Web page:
|German Press||Swedish Press|
|French Press||Dutch Press|
|Tour Press||English Press|
|1998 World Tour Press||The Advertiser (3 March, 1998) Adelaide, Australia|
|Sunday Mail (8 March, 1998) Adelaide, Australia|
|ABC (9 March, 1998) Adelaide, Australia (l'article n'est plus disponible sur le site du journal)|
|RealTime@ Telstra Adelaide Festival|
|The Sunday Morning Herald (28 March, 1998)|
|Ouest France (Brest, le 24 avril 1998), France|
|Le télégramme (les 25 et 27/04/98), France|
|The Independent (25 May, 1998), United Kingdom|
|The Irish Times (26 Sept, 1998), Dublin, Ireland|
|Wow, Watch this! (5 May, 1998), UK|
This troupe was developed from nothing but has flourished into a tight team which exudes a sheer love of performing. And can they perform! Human pyramids are their specialty - each one more exciting and gravity-defying than the last. And while they twist themselves around about and inside out never does it err on the side of a "freak show" as many human circuses can.
There are many lovely narratives running through the performance and the youngest gentlemen of the troupe keeps the audience on its feet with his wicked antics. There is an abundance of humor throughout - from the man who undresses himself on a tightrope to the jugglers having enormous fun trying to outdo each other.
Upside down, in the dark, using both hands and feet while bent backwards, they can juggle any which way. They pull members of the audience on the stage and before they know it they are part of a pyramid themselves. And don't the kids just love watching their parents make fools of themselves.
This is a finely crafted show. The stunts are well executed and there is a good pace through it. The music is also vibrant and thoroughly entertaining.
The group knows that our idea of
Ethiopia have been shaped by images of war and starvation. Upon watching
this troupe these images start to fade. They don't want us to feel sorry
for them, They want us to feel exhilarated by them. Its not hard.
Her Majesty's Theatre, February 28
Sophie liked all the other kids in the audience and was particularly impressed with the equal split between girls and boys in the circus. She was less impressed with the large man who sat in front of her just before the show began.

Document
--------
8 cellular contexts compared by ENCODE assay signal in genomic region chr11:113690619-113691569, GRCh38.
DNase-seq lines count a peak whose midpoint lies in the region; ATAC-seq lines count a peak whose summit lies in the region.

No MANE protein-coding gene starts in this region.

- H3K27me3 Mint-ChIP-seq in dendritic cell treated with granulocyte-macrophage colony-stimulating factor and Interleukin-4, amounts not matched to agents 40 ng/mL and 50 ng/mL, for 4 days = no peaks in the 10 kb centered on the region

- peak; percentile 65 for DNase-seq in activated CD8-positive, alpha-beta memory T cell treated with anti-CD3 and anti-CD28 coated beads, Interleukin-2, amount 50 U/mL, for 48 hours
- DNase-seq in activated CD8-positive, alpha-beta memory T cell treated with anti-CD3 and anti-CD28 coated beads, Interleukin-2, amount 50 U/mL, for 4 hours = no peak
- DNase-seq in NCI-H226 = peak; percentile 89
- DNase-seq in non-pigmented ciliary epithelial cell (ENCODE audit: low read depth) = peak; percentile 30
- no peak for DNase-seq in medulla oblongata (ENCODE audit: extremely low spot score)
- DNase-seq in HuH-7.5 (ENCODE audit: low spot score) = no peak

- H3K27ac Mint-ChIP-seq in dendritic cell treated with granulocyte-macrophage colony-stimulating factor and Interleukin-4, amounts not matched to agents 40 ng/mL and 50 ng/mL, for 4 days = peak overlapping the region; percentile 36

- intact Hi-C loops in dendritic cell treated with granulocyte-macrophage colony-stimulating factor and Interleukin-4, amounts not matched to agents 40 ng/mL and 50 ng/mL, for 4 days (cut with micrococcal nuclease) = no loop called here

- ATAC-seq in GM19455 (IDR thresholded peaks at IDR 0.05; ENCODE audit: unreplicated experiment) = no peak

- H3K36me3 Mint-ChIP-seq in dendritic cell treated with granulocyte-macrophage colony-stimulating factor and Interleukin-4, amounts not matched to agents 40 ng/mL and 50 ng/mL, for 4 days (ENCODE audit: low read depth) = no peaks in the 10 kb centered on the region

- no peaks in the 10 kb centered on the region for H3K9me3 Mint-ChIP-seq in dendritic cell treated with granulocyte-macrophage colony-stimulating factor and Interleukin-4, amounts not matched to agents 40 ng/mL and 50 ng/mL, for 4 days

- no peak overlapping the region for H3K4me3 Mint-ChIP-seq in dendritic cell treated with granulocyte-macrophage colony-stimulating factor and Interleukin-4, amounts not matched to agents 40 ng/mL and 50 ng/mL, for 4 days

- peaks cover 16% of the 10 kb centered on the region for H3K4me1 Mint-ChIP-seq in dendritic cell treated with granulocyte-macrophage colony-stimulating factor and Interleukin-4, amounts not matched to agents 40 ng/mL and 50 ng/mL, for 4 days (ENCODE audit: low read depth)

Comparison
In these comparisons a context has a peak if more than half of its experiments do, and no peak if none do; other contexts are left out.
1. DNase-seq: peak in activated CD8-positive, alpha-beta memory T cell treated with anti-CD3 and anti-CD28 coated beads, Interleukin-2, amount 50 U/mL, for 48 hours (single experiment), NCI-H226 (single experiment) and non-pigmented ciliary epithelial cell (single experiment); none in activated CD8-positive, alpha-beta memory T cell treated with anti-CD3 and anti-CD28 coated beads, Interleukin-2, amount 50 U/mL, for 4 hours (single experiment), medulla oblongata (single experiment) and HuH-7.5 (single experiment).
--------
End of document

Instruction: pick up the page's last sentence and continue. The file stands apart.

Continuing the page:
Was it a rock concert with dance, acrobatics and juggling--or the other way around? It was certainly skillful but definitely not slick. More of a street sense about it. A few rough edges, mistakes, things dropped, a fall, a trip, but easily retrieved through a smile and enthusiasm. These all added to the feeling of participation by the audience, although when "volunteers" were co-opted, Sophie and I clung to each other to avoid being snatched.
"Are the kids forced to do it?" asked Sophie, wriggling and slumping in a theatre seat not designed for kids. I was worried. Media stereotypes of underprivileged and oppressed Africans passed through my mind. Just what had she been watching on TV? Perhaps school was to blame? "Why do you ask?" "They are all working so hard!", was her casual reply as she eyed the youngest members who seemed around her age. "I think they enjoy it. Wouldn't you like to do it?" Sophie was unsure about that level of discipline. Fair enough. "I expect they don't go to school. They wouldn't have time." "I think they do some of it at school."
My five-year-old son was waiting outside and grabbed us as we appeared after the show. "Did anyone dress up as animals?" "No! Of course not," said Sophie impatiently. "But it was really good. Really fantastic."
The Irish Times
Wow! WATCH THIS!
(in reference to The Lowdown TV documentary on Circus Ethiopia aired May 5, 1998 on BBC1)
Tony Morrissey (posted on Usenet May 5, 1998)
I saw Circus Ethiopia last summer (97) at WOMAD, Reading. It was one of the most compulsive, exciting and inspiring things I've seen. It's hard to say why, but knowing that these kids put together a highly professional show in a tiny African circus village and resurrected their whole lives' possibilities was part of it. At the end practically the whole audience was shedding tears of joy - I'm not kidding, it was extraordinary.
The kids range from tiny to late teens, and present a unique combination of western skills with home made props, plus a large amount of very high level acrobatics. I was prepared to be generous and watch a deprived group of kids do some half-baked skills cobbled together into a slightly embarrassing show. Far from it - the skills range from good to incredible, and the show is uniquely African, with lots of narrative scenes, dancing, music, adventure, and audience participation. And they smile! They grin the whole time with such joy, generosity, ebullience - you can't help love them.
And a funny thing happened. I was
sitting with at least 5000 other people watching the outdoor show, some
way back. Suddenly 3 Ethiopian kids swarmed down off the stage and into
the audience. Aha, volunteer-fetching! I thought, and carefully looked
away. A teenager picked his way all through the crowd, and I knew he was
looking at me, and his hand came down on my shoulder. I was very determinedly
taken onstage. I was requested (in mime of course, speaking no Ethiopian)
to follow a few actions in a fun scene which was set up to play tricks
on me and the other 2 volunteers.
So did this guy who picked me know that out of all those thousands I was an acrobat used to basing such balances?
Anyway, watch the programme for some inspiration, and see the live show if you possibly can.